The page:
Photographic negatives are drawn in charcoal on paper. Roads, tunnels and the countryside viewed from a car window refer to travelling and passage, but the reversed tonalities undermine a simple reading. The sun, sources of light and fireworks conserve their association with growth, illumination and celebration, but simultaneously allude to burning and destruction. Negatives are intermediary moments of imaging possibility, rather than statements of iconographic fact. In this process what is not there is just as important as what is, what is black is just as important as what is white. Blackness and shadows become foreground, and highlights become absence. I consider the photographic negative a natural and poetic way to talk about loss and doubt. My long-standing concerns with texture, layering and physicality in photography have led to drawings in which photographic imagery— which is usually considered purely optical, weightless, nearly virtual— is given a body. Charcoal, a dusty, burned substance, echoes the chemically transformed molecules of silver that make up a photographic image. Making these drawings allows me to touch the light I have been working with for so long: to get my hands dirty in it.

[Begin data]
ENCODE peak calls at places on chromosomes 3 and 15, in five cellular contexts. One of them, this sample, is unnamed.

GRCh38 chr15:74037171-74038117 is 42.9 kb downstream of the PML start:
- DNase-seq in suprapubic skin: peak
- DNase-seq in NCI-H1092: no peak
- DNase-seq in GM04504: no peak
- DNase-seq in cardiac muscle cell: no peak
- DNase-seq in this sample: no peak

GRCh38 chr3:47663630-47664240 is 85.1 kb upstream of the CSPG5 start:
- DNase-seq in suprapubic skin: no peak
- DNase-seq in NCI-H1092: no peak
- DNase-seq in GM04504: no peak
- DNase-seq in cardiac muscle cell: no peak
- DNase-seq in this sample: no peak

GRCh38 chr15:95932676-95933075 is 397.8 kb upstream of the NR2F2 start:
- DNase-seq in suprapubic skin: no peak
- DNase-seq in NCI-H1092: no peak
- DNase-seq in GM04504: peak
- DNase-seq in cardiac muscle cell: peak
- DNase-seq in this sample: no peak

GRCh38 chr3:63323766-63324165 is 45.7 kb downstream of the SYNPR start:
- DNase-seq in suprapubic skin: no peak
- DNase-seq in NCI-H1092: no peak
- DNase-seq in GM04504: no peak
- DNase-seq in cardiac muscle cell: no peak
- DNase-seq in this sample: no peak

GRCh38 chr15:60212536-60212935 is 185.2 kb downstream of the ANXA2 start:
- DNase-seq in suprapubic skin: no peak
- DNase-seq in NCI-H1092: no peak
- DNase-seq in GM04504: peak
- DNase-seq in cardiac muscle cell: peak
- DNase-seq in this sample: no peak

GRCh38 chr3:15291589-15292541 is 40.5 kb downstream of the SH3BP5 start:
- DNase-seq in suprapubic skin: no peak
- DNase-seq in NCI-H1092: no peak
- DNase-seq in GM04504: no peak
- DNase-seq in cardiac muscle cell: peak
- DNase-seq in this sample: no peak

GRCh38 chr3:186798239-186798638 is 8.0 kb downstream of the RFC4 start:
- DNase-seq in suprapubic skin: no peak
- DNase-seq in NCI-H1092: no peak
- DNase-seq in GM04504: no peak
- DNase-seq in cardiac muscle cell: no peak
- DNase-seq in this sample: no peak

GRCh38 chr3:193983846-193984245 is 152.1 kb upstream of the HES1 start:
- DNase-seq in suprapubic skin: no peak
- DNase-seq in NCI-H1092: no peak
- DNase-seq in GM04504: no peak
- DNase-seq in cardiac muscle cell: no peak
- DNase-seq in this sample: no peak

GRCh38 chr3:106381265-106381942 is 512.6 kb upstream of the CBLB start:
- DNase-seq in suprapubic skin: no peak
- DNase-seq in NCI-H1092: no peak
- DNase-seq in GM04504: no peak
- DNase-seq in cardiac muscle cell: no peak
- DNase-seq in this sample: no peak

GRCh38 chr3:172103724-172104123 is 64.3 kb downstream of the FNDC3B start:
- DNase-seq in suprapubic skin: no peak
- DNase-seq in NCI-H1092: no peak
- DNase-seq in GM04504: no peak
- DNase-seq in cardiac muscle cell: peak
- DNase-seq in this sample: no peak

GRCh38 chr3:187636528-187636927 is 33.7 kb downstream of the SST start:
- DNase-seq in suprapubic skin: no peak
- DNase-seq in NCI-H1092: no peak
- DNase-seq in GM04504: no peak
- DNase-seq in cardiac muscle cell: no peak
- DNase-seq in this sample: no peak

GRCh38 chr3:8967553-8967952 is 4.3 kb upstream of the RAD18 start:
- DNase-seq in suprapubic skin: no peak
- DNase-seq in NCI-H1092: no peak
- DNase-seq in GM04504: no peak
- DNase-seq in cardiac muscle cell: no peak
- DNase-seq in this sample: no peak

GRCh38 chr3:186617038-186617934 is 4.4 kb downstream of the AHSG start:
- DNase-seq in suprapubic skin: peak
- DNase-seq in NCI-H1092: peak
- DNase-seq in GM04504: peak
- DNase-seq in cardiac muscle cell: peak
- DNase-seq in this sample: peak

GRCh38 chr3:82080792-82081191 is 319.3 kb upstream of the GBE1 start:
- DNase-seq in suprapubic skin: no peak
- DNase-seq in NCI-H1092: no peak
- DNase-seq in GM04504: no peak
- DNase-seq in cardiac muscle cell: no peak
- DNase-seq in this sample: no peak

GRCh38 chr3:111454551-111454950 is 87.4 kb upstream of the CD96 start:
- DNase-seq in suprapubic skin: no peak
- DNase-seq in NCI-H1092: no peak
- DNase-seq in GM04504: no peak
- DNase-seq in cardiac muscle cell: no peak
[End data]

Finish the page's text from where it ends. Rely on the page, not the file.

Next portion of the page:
Light-bulbs and lamps are simple images, even clichés, when set in artists’ studios, but drawn negatives speak of the darker sides of creative practice, isolation, burning of midnight oil, time spent being consumed, fears and ambivalences. I also use these drawings as a reason to maintain an active engagement with my friends’ work.
Marina Berio is represented by Michael Steinberg Fine Art, New York.
Collection of the artist and of the Michael Steinberg Fine Art Gallery ; private collections of Nan Goldin, Denis Darzacq and Elizabeth Royer.